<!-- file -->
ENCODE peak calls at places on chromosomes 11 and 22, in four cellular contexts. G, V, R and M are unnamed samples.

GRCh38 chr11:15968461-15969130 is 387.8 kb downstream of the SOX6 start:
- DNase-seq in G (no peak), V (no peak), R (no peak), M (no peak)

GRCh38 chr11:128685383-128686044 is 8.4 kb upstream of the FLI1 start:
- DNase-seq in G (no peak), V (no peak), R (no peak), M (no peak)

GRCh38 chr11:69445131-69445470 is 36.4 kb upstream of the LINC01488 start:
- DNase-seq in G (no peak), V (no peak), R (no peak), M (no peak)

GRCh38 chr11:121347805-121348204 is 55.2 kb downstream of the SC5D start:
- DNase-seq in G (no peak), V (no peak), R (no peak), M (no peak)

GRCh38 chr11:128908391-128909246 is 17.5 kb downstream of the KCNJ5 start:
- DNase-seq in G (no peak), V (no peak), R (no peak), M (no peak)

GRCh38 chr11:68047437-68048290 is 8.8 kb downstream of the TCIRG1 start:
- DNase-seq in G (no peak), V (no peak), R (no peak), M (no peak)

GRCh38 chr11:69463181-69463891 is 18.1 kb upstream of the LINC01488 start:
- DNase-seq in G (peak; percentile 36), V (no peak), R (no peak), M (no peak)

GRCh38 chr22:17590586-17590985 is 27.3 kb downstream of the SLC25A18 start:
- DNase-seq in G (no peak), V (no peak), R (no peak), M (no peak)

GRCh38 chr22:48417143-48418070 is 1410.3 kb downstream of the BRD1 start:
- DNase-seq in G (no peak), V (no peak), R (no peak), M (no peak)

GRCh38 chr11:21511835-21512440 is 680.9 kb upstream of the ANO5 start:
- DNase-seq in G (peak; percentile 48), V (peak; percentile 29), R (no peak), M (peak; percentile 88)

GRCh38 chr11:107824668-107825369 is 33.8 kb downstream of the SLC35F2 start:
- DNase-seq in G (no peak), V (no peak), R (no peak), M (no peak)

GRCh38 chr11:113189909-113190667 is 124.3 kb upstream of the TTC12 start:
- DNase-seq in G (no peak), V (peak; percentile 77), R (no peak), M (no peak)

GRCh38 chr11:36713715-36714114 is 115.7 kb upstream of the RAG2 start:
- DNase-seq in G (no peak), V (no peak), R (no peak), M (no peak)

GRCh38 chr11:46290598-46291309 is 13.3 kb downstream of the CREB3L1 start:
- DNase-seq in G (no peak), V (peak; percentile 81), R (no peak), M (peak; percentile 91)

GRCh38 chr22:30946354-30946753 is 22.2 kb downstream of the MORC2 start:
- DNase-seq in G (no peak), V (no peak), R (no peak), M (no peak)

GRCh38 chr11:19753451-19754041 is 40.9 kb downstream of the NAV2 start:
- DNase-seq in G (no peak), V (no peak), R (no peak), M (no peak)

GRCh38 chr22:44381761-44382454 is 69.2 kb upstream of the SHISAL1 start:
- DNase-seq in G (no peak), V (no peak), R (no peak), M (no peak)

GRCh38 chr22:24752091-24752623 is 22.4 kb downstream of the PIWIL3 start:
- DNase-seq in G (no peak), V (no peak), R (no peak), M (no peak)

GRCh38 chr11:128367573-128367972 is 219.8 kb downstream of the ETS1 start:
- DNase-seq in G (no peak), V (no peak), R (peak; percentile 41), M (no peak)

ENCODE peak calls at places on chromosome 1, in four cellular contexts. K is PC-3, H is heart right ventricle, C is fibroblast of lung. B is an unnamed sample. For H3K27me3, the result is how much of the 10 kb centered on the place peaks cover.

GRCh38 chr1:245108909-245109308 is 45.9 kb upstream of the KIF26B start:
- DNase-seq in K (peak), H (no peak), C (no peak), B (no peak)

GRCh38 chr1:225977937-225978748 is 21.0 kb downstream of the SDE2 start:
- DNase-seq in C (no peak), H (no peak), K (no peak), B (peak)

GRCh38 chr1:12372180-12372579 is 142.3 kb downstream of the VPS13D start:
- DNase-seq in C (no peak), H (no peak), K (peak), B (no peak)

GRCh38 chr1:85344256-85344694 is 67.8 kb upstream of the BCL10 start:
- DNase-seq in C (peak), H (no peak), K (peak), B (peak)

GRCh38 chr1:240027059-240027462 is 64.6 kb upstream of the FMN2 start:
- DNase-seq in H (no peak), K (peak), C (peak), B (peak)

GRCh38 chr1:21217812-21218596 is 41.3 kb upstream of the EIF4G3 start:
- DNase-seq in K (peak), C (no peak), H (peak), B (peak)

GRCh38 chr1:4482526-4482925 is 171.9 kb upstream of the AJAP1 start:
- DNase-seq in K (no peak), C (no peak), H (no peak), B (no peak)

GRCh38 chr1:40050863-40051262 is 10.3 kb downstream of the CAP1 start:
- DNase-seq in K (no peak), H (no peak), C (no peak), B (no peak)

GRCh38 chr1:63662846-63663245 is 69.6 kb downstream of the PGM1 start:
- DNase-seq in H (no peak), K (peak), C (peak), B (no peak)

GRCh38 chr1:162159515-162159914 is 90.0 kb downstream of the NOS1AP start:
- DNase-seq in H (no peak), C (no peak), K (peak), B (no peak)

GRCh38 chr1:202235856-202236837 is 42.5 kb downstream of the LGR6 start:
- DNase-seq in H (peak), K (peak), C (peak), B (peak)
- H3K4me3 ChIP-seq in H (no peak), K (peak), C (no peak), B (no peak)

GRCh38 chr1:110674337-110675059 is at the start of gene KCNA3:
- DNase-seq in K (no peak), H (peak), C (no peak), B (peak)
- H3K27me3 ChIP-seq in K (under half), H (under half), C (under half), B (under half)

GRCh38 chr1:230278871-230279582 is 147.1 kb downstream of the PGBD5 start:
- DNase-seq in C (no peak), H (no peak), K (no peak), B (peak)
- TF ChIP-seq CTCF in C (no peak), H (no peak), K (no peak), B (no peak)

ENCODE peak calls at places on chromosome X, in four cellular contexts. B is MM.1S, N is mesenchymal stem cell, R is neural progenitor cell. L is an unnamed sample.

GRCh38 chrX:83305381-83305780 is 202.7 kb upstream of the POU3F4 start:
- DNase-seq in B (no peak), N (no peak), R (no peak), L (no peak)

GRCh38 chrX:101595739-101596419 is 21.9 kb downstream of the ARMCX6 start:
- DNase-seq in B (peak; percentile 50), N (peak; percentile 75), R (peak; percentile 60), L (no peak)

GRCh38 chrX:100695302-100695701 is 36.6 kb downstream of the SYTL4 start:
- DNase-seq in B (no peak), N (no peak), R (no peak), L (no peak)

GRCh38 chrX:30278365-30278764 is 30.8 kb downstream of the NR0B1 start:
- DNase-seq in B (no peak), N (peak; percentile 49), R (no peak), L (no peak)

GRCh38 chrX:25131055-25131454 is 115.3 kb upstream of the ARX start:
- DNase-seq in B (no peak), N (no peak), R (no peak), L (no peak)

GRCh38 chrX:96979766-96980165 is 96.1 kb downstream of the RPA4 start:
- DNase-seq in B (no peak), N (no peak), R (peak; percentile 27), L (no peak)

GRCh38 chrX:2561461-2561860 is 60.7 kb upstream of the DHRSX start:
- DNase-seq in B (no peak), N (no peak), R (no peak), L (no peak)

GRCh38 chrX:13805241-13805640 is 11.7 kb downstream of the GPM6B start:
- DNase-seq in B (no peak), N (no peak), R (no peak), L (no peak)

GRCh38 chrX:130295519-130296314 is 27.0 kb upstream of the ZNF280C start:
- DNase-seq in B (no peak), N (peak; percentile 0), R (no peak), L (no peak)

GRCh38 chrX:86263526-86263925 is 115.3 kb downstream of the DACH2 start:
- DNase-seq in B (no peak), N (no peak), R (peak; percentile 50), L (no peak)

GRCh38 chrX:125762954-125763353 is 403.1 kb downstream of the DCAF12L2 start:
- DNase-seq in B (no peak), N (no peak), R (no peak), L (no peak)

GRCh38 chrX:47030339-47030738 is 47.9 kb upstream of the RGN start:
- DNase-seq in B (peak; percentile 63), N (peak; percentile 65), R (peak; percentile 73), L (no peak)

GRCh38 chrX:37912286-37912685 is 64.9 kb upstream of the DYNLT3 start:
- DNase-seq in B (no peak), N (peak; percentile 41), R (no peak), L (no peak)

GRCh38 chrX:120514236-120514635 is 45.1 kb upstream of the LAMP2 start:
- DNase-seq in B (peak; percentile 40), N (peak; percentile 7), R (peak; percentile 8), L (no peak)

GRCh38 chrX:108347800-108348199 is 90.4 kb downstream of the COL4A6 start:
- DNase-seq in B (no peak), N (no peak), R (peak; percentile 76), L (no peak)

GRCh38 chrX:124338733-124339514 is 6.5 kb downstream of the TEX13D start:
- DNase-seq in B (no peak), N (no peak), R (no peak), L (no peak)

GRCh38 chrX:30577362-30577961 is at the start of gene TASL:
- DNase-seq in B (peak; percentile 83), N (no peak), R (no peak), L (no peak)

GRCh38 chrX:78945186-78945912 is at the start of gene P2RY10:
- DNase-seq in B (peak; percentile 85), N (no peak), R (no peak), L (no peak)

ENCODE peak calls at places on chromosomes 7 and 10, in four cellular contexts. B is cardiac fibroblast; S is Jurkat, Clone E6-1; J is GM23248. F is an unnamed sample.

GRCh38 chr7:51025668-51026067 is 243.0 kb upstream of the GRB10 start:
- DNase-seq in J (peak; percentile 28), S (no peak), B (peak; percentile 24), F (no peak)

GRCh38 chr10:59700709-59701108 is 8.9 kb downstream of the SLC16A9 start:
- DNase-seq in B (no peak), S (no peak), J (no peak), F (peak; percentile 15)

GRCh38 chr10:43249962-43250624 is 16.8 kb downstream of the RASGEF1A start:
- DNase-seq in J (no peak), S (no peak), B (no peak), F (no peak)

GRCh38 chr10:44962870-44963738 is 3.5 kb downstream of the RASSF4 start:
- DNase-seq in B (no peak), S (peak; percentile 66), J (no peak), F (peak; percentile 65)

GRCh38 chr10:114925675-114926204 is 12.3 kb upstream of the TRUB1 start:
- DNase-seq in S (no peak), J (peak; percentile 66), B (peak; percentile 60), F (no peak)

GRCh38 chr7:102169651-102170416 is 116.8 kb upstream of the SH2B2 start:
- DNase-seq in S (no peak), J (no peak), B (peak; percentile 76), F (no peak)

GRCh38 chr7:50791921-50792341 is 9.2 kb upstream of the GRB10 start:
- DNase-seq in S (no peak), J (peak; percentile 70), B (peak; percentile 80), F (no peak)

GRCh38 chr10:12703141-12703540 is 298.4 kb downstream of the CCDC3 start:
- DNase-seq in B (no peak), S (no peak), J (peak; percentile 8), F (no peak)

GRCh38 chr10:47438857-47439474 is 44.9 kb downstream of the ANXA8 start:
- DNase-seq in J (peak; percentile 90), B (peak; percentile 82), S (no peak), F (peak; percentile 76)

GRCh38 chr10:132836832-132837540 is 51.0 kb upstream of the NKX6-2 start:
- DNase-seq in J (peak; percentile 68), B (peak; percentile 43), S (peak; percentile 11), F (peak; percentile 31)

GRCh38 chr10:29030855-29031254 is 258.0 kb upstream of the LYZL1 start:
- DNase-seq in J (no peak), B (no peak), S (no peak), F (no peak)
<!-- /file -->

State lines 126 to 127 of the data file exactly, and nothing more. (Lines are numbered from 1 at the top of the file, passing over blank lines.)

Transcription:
GRCh38 chr10:132836832-132837540 is 51.0 kb upstream of the NKX6-2 start:
- DNase-seq in J (peak; percentile 68), B (peak; percentile 43), S (peak; percentile 11), F (peak; percentile 31)